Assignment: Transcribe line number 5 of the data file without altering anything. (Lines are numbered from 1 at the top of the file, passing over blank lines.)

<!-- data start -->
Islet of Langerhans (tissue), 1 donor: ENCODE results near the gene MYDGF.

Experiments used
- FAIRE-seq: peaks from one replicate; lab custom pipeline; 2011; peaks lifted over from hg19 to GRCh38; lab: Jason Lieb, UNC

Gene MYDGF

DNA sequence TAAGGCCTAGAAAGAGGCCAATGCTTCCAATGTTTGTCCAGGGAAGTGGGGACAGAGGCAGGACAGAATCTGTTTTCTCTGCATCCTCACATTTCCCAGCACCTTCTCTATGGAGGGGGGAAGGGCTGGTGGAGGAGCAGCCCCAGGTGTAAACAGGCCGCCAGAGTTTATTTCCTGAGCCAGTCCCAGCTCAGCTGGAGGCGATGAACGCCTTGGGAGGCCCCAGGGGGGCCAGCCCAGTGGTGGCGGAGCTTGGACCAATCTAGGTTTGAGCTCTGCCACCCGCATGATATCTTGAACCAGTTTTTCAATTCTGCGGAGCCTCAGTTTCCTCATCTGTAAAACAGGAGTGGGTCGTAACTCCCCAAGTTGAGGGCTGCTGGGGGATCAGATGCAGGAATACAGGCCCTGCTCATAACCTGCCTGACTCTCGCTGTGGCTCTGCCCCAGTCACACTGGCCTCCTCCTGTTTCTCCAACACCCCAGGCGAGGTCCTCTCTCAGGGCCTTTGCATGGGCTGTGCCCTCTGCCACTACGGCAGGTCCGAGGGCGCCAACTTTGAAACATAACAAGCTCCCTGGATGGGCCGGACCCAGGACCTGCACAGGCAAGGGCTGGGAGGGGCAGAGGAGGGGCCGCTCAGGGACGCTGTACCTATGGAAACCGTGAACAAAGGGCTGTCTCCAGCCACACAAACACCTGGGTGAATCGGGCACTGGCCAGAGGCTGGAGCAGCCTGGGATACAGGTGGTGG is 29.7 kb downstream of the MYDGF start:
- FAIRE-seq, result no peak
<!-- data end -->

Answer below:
DNA sequence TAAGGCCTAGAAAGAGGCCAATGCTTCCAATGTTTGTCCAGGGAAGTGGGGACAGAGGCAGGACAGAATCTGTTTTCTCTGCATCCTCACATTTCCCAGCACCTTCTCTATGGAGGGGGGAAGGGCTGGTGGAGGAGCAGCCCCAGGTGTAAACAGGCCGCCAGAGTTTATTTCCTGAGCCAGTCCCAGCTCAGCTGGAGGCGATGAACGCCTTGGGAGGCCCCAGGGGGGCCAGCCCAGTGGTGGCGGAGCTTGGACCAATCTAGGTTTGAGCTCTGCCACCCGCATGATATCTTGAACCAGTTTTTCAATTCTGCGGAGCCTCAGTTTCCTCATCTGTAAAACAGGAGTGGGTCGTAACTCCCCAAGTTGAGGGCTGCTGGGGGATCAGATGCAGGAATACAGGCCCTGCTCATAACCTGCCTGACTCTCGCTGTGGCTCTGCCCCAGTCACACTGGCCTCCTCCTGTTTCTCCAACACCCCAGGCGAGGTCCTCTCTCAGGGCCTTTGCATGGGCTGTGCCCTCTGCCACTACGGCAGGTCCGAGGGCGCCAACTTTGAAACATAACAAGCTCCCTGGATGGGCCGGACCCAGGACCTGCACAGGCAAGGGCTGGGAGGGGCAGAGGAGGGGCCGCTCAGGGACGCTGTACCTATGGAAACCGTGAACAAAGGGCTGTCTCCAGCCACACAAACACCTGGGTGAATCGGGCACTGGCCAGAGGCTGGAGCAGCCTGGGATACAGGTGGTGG is 29.7 kb downstream of the MYDGF start: